Reigning supreme in retail: why Japan remains unbeatable
4 juin 2018
When it comes to pleasing customers, Japan has totally raised the bar by overservicing and adding extras to make shopping a memorable, interactive experience. The rest of the world simply cannot compete with the little touches that come naturally in Japanese culture, which elsewhere can seem contrived and pushy. Offers of assistance are delicate, the shop giveaways are actually good and the attention to detail in design is second to none. Here are a few of our favourites:
Tsutaya Daikanyama, Tokyo
Winner at the World Architecture Festival, Tsutaya Daikanyama bookshop in Tokyo is famed for its clever branding, as the entire bookshop is made from tessellated ‘Ts’ for Tsutaya (a retail chain). Inside, its books cover everything from the traditional to the obscure - dig for dusty treasures on kimono histories or manga. Beyond the books, the store houses other chains such as Starbucks and Family Mart, but these are mixed in with smaller independent stores for everything from cameras to bikes. What we love is that every stage of buying a book is covered; customers can end the day in Anjin lounge for a post-shop cocktail and a page-turning session.
Ginza 6, Tokyo
The pinnacle of high-end retail, Ginza 6 stands as a tower of premium shopping in the capital. Whatever the amount of splurge, any shopper will feel spoilt for choice with 241 brands under one roof. On the fourth floor, world-famous Japanese artist Yayoi Kusama has left her mark with a polka dot and pumpkin pop-up. Higher up you’ll find a food court chock-a-block with Japanese delicacies, whether you’re after sushi or uni. For those looking to crank it up a notch, take note of the concierge service, stylists on hand and classy lounge. The fact that the building’s grandeur is aptly reflected in the service available makes it an all-round winner.
Heralded an ‘art supply laboratory,’ Tokyo’s Pigment is much more than a paint shop as it acts as a platform for local artists and students to make connections in the industry. It’s worth browsing the 4,000 pigments for the beautiful poetic names alone; spot ‘Nickel Yellow’ and ‘Green Jasper powder’ amongst the technicolour rows. The in-house workshop events aim to encourage creatives to embrace traditional techniques, led by art professors, creative directors and prestigious manufacturers. Most importantly, Pigment have tapped into a niche group who remain obsessed with old craftsmanship despite the invasion of newfangled technologies in the art industry. For them, this is heaven.
Japan House, London
Looking beyond Tokyo, Japan House will open this summer on Kensington High Street, which will present an opportunity for retailers to learn from the masters firsthand. Spread over three floors, Japan House will offer a temporary exhibition gallery, events space, library, retail space, and Japanese restaurant AKIRA. Welcome, who are behind social cultural retail spaces in Japan, are in charge of the retail space called The Shop.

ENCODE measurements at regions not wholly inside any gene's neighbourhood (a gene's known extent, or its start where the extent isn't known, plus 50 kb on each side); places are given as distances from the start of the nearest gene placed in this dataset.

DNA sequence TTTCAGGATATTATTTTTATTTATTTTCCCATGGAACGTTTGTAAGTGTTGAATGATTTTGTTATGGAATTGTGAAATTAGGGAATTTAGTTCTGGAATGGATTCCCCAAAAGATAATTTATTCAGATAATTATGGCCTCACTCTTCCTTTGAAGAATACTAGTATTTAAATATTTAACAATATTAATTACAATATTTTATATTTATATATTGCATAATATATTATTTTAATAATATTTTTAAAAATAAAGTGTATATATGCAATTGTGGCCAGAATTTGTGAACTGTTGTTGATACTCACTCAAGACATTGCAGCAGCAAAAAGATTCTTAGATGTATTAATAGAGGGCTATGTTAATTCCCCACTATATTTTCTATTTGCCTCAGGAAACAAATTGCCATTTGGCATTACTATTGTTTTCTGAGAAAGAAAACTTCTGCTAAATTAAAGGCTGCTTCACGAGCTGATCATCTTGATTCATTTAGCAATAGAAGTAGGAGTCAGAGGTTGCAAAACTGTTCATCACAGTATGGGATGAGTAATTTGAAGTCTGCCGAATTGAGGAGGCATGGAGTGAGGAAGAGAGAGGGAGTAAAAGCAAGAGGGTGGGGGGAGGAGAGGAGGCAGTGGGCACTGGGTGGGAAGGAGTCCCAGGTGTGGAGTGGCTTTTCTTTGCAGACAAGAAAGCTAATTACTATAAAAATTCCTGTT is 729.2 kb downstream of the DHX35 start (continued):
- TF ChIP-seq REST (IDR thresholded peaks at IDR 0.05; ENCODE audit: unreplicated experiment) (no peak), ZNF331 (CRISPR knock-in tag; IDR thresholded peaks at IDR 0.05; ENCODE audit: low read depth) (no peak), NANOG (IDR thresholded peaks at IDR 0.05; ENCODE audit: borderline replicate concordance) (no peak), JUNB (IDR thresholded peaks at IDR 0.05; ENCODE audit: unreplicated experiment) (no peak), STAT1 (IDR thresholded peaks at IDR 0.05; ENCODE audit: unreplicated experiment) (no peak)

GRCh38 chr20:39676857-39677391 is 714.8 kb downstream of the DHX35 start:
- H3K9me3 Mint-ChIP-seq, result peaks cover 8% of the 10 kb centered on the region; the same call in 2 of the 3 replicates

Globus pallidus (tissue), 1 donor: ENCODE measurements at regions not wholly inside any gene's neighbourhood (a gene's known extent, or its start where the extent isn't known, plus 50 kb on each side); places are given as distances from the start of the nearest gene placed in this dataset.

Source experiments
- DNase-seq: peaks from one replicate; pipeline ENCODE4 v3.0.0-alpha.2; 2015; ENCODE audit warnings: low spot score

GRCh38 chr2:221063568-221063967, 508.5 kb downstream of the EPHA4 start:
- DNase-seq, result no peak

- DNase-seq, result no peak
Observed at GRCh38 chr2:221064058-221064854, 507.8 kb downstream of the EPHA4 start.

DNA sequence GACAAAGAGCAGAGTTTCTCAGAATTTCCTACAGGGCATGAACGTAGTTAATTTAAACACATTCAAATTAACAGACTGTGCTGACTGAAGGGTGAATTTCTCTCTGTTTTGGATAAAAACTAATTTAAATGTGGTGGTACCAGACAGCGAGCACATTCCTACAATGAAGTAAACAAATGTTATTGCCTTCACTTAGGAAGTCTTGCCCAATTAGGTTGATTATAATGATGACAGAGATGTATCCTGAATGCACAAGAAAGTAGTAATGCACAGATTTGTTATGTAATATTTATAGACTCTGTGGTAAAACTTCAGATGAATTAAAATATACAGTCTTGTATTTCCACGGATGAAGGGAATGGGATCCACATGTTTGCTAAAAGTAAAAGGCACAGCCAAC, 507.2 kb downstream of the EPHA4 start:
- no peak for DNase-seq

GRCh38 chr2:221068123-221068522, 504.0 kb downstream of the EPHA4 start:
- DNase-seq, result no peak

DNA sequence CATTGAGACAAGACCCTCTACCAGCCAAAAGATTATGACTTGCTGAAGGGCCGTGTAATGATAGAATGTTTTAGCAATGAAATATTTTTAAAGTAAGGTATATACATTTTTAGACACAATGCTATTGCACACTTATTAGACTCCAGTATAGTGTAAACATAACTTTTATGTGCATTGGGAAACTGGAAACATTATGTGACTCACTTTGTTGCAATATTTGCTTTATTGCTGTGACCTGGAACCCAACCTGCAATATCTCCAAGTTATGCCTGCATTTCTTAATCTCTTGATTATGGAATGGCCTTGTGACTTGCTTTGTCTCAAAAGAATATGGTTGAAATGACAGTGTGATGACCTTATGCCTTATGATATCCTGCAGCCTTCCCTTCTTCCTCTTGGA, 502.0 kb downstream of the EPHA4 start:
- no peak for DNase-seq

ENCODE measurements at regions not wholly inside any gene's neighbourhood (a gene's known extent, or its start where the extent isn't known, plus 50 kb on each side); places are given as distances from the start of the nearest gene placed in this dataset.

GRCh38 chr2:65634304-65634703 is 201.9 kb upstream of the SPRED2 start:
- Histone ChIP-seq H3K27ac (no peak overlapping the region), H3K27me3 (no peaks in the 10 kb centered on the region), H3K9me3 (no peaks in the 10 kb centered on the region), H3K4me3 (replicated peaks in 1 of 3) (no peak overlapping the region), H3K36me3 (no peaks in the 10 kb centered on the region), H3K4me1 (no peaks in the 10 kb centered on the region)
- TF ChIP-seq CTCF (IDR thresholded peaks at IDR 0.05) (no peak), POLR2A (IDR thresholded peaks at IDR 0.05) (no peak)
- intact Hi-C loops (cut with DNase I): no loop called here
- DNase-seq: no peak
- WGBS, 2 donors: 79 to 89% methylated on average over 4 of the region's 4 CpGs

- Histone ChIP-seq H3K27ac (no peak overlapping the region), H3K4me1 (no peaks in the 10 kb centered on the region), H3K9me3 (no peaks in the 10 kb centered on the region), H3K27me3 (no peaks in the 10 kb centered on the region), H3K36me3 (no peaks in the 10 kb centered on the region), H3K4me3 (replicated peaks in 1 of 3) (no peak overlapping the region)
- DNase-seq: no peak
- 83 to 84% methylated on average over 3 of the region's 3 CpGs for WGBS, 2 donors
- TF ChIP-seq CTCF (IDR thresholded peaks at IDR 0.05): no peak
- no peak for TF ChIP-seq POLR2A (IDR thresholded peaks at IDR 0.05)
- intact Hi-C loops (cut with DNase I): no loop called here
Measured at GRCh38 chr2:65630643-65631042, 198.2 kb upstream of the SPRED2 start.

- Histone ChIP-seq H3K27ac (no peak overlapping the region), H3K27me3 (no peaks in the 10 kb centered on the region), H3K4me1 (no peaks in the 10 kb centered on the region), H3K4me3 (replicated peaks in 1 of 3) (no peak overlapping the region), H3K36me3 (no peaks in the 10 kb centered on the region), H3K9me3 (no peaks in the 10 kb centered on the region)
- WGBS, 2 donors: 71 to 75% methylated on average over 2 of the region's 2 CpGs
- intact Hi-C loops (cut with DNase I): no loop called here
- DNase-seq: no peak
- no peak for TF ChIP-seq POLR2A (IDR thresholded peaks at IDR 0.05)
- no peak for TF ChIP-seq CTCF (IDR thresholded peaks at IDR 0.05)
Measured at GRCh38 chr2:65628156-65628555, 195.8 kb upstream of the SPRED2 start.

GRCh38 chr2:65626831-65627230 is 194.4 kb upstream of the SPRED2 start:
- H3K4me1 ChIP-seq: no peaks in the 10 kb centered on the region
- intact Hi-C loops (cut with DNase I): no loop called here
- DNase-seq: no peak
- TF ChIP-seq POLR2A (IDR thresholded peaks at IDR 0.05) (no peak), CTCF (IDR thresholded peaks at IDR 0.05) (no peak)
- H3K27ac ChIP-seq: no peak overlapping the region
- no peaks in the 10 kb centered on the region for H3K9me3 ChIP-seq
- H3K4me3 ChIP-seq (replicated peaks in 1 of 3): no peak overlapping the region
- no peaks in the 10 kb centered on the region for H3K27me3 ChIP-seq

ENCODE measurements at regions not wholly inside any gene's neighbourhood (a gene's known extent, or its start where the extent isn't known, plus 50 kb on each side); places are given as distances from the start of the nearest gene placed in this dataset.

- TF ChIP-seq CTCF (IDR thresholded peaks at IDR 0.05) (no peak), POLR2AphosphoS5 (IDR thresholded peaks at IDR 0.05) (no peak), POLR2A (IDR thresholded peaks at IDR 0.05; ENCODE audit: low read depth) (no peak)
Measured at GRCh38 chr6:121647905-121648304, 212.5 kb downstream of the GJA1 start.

So what are the top tips for emulating Japanese retail flair? Saeko Kato, The Shop’s curator, offers an insight:
What can retailers learn from the Japanese approach to customer service?
At the core of what we do is a ‘social retail experience’; we see the places as communication tools for a community. We also build up a good relationship with our customers; we grow and develop together. When they give us advice, we listen. As for the products, the motto for our interior design store in Tokyo, Cibone, is ‘New Antiques, New Classics.’ We want people to treasure the things they buy; the stock we sell in Japan House have been sourced with the same ethos in mind.
How does the ‘social retail’ approach impact the experience?
We put on events and workshops where a designer can talk with customers about a new product they are working on. Through this, we offer a unique platform for a social experience between the maker and the shopper.
What special details have you included in the design/layout?
Designer Katayama Masamichi’s spatial concept is based on the ‘tokonoma’ (an empty, raised alcove in a Japanese home) where guests can admire displays of art such as a hanging scroll (‘kakemono’) or seasonal flowers (‘ikebana’). The design blurs the lines between a shop and a gallery, where products are displayed in huge glass booths like in a museum. However, guests can walk into these glass cases, and workshops/demonstrations will also occasionally take place inside.
How does technology play a part in this?
Some of the products we sell, for example a wooden toy called a ‘kendama’, will not be familiar to visitors in London, so we’ve created videos to explain.
What is it that you do so well?
Definitely social retail, i.e. creating memorable experiences that are much more than the conventional meaning of shopping. One of my favourite workshops was with a Japanese fashion designer, Yamagata Yoshikazu, who curated a ‘wearable house’ exhibition at the museum. We produced a workshop for children to make houses out of cardboard boxes and then wear them for a runway fashion show. Art and retail - or fashion creation and retail - are usually separate, but through this we merged the two.
What key skills will you teach your sales staff?
In Japan, wrapping is offered free of charge and is done quickly, beautifully and with very little use of tape. We’ve had specially designed wrapping paper made for The Shop at Japan House London and wrapping will be one of the key skills I teach our staff.